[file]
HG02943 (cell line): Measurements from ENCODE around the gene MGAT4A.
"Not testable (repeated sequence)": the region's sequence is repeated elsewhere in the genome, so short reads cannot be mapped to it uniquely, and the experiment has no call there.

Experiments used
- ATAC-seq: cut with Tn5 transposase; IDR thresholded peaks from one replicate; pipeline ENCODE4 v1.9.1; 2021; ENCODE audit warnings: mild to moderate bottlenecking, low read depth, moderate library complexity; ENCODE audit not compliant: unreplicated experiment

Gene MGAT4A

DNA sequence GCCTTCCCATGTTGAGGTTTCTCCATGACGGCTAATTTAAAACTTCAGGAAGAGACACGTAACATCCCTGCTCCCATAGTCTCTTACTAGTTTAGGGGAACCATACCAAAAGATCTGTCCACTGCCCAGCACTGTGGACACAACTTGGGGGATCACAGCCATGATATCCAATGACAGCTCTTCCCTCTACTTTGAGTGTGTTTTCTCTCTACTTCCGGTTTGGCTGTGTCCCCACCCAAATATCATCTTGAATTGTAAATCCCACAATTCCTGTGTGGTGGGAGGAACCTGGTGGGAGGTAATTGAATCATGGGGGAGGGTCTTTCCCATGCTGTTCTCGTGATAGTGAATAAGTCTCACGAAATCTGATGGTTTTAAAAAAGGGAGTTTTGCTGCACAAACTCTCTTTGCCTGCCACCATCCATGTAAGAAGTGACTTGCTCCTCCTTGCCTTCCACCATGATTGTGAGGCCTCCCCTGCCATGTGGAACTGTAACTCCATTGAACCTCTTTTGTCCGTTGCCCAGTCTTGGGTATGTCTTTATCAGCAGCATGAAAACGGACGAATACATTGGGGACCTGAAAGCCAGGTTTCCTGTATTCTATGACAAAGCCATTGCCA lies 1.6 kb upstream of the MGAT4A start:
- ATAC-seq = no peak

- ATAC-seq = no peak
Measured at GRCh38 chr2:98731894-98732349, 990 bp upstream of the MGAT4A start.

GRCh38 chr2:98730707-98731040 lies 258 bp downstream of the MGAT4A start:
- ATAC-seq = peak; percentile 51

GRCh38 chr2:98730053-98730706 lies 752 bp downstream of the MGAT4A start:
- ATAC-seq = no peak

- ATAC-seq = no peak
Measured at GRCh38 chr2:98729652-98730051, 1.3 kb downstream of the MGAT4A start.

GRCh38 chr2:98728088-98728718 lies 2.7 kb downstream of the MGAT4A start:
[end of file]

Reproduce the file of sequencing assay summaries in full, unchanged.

HG02943 (cell line): Measurements from ENCODE around the gene MGAT4A.
"Not testable (repeated sequence)": the region's sequence is repeated elsewhere in the genome, so short reads cannot be mapped to it uniquely, and the experiment has no call there.

Experiments used
- ATAC-seq: cut with Tn5 transposase; IDR thresholded peaks from one replicate; pipeline ENCODE4 v1.9.1; 2021; ENCODE audit warnings: mild to moderate bottlenecking, low read depth, moderate library complexity; ENCODE audit not compliant: unreplicated experiment

Gene MGAT4A

DNA sequence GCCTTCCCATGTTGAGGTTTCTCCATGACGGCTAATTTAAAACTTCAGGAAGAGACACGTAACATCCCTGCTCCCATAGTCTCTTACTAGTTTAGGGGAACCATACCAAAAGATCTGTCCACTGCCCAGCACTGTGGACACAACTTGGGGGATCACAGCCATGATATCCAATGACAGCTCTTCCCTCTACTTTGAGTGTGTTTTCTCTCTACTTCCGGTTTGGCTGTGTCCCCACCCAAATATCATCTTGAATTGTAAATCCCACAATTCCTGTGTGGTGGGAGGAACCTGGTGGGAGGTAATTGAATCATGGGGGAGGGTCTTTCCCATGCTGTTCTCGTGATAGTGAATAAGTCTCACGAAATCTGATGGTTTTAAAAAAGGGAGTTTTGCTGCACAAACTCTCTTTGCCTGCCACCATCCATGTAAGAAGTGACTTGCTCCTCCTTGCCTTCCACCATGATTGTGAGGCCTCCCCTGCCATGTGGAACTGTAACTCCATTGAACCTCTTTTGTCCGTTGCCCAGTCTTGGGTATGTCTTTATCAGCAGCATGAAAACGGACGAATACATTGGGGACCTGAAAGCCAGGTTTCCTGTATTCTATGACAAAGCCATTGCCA lies 1.6 kb upstream of the MGAT4A start:
- ATAC-seq = no peak

- ATAC-seq = no peak
Measured at GRCh38 chr2:98731894-98732349, 990 bp upstream of the MGAT4A start.

GRCh38 chr2:98730707-98731040 lies 258 bp downstream of the MGAT4A start:
- ATAC-seq = peak; percentile 51

GRCh38 chr2:98730053-98730706 lies 752 bp downstream of the MGAT4A start:
- ATAC-seq = no peak

- ATAC-seq = no peak
Measured at GRCh38 chr2:98729652-98730051, 1.3 kb downstream of the MGAT4A start.

GRCh38 chr2:98728088-98728718 lies 2.7 kb downstream of the MGAT4A start: